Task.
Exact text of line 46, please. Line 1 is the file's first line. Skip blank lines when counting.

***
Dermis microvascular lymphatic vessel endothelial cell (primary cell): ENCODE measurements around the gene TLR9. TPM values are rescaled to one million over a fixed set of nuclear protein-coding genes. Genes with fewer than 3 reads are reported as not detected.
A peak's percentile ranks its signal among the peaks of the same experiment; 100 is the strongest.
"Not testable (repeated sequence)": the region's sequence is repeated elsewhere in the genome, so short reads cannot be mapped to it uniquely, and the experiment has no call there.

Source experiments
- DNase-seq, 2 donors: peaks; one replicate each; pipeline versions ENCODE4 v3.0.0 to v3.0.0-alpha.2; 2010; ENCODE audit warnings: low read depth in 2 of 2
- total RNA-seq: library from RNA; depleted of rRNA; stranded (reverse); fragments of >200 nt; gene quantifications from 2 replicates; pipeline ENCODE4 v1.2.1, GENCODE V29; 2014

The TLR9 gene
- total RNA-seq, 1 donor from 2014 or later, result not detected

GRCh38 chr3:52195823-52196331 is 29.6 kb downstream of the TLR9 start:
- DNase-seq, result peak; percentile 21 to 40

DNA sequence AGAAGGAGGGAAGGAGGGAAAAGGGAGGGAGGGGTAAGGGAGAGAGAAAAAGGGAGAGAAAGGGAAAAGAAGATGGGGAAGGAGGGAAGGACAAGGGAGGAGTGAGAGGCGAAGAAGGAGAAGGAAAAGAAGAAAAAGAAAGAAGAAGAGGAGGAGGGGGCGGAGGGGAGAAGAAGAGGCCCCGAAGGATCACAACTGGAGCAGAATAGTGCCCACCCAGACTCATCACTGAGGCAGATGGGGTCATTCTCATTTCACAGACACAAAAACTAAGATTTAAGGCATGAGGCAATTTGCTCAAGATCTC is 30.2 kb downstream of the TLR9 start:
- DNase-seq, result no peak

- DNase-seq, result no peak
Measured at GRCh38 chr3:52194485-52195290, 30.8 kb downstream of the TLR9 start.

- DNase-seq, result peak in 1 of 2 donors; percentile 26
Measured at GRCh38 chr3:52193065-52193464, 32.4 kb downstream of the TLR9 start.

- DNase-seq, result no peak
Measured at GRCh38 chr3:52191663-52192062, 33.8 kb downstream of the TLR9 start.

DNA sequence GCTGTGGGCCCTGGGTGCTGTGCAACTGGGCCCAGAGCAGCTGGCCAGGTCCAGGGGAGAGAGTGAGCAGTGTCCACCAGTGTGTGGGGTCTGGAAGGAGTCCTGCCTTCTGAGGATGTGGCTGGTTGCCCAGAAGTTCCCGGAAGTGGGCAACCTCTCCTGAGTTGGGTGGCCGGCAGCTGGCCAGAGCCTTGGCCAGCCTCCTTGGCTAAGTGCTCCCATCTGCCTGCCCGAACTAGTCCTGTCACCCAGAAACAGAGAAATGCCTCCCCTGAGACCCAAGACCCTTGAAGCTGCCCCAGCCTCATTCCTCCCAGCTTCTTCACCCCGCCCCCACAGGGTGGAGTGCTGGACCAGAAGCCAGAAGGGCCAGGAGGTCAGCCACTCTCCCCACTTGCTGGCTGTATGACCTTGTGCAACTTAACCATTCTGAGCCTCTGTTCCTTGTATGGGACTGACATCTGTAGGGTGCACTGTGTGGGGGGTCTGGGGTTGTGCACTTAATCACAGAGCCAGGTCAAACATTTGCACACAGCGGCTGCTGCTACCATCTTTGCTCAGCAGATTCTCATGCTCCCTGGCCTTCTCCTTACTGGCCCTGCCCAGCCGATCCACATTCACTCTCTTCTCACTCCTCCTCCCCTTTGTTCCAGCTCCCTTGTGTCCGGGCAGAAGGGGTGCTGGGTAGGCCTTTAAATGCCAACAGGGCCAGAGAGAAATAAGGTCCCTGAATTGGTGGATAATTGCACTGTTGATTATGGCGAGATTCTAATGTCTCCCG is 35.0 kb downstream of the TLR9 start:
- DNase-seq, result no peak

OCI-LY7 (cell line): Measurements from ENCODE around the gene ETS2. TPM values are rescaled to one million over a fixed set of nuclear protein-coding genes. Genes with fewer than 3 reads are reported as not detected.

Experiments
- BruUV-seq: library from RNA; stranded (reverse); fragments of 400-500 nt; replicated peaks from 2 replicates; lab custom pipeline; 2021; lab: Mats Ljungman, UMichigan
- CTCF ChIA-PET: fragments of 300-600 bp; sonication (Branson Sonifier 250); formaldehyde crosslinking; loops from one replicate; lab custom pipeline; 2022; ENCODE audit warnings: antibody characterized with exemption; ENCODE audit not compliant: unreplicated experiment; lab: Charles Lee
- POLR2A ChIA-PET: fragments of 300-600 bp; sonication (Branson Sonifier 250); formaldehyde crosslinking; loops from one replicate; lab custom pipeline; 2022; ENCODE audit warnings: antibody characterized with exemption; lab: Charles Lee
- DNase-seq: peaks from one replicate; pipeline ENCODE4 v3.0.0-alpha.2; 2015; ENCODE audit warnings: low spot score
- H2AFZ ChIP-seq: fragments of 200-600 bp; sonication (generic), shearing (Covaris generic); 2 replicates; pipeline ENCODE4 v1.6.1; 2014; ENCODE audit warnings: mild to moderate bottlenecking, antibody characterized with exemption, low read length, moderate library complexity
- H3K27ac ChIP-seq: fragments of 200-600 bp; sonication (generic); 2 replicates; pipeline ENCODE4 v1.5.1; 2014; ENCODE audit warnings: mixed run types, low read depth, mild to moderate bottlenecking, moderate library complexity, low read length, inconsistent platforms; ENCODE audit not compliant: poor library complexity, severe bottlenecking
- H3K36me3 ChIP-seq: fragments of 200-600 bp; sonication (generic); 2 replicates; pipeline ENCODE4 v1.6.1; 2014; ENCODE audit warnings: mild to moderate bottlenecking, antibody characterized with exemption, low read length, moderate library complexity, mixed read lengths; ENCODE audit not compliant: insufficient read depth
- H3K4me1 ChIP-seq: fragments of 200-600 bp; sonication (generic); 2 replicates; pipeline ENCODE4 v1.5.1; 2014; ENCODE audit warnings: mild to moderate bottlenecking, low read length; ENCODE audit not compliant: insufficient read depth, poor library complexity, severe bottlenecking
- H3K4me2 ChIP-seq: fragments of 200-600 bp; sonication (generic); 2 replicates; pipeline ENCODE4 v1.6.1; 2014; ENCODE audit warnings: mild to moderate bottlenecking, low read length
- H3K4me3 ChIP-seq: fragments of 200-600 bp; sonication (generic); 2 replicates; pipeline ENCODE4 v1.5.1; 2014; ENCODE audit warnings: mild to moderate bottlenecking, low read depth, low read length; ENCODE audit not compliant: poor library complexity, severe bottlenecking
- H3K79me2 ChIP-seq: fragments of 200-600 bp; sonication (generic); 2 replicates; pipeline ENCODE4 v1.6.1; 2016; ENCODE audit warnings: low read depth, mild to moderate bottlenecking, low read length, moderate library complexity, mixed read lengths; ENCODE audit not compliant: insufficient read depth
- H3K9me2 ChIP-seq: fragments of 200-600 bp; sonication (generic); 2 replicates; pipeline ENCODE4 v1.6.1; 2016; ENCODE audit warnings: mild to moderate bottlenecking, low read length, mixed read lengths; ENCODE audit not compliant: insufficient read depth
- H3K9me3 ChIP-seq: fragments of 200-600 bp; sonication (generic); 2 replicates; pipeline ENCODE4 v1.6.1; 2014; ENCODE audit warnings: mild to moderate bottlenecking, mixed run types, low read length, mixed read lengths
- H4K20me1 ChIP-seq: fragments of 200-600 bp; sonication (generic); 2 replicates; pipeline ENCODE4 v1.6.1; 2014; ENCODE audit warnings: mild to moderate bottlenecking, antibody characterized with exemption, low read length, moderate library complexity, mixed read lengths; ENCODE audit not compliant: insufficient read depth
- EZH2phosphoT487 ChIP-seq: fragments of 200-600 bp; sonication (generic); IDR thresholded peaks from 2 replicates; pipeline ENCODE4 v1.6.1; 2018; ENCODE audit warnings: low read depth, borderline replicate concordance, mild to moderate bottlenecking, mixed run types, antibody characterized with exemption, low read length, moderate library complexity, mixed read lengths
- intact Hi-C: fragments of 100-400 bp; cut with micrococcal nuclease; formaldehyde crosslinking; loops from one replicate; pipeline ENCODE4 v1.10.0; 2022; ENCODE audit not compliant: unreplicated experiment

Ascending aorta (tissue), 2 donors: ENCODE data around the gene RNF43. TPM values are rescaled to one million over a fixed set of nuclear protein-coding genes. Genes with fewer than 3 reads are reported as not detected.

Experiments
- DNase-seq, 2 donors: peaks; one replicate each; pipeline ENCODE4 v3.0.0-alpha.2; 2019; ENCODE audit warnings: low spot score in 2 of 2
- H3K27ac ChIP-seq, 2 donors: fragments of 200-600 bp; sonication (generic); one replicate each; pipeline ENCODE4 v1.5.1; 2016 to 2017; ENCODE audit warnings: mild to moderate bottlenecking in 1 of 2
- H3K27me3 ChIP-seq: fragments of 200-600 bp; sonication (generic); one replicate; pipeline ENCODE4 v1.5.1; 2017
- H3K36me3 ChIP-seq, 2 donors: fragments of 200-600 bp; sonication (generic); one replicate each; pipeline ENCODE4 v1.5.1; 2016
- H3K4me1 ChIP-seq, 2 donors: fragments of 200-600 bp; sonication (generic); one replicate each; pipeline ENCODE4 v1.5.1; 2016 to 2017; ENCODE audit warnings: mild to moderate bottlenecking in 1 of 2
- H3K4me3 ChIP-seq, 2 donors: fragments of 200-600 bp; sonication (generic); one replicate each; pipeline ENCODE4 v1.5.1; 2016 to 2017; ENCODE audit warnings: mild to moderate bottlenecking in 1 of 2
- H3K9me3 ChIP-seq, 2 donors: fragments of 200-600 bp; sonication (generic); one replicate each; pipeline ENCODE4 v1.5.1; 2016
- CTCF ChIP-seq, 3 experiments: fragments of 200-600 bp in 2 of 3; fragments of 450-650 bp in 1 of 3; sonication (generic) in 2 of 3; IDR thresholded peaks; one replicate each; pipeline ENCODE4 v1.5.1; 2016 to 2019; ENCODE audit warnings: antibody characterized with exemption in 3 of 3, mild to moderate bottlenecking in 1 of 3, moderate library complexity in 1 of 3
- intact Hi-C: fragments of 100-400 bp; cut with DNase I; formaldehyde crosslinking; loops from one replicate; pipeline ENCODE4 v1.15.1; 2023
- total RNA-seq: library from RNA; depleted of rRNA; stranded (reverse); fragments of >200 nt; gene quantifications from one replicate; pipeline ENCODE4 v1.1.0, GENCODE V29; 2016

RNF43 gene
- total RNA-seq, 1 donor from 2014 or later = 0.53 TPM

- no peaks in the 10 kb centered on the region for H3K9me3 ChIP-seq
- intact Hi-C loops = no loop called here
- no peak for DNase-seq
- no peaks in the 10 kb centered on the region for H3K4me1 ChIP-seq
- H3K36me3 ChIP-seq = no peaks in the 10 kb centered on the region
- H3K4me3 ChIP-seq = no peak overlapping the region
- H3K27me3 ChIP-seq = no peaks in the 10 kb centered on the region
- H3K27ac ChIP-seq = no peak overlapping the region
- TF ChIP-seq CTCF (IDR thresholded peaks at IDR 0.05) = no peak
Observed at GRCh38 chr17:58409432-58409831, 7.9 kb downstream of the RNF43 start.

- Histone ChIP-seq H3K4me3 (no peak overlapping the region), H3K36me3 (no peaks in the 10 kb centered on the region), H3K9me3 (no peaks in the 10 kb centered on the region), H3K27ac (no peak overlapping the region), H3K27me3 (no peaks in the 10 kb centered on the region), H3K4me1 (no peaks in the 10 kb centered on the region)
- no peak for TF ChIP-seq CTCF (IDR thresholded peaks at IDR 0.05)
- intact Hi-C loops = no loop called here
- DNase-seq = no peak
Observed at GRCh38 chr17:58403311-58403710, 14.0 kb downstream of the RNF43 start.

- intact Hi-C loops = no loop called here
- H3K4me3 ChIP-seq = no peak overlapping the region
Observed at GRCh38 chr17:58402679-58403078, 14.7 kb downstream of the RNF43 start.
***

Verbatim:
- H3K4me3 ChIP-seq, 2 donors: fragments of 200-600 bp; sonication (generic); one replicate each; pipeline ENCODE4 v1.5.1; 2016 to 2017; ENCODE audit warnings: mild to moderate bottlenecking in 1 of 2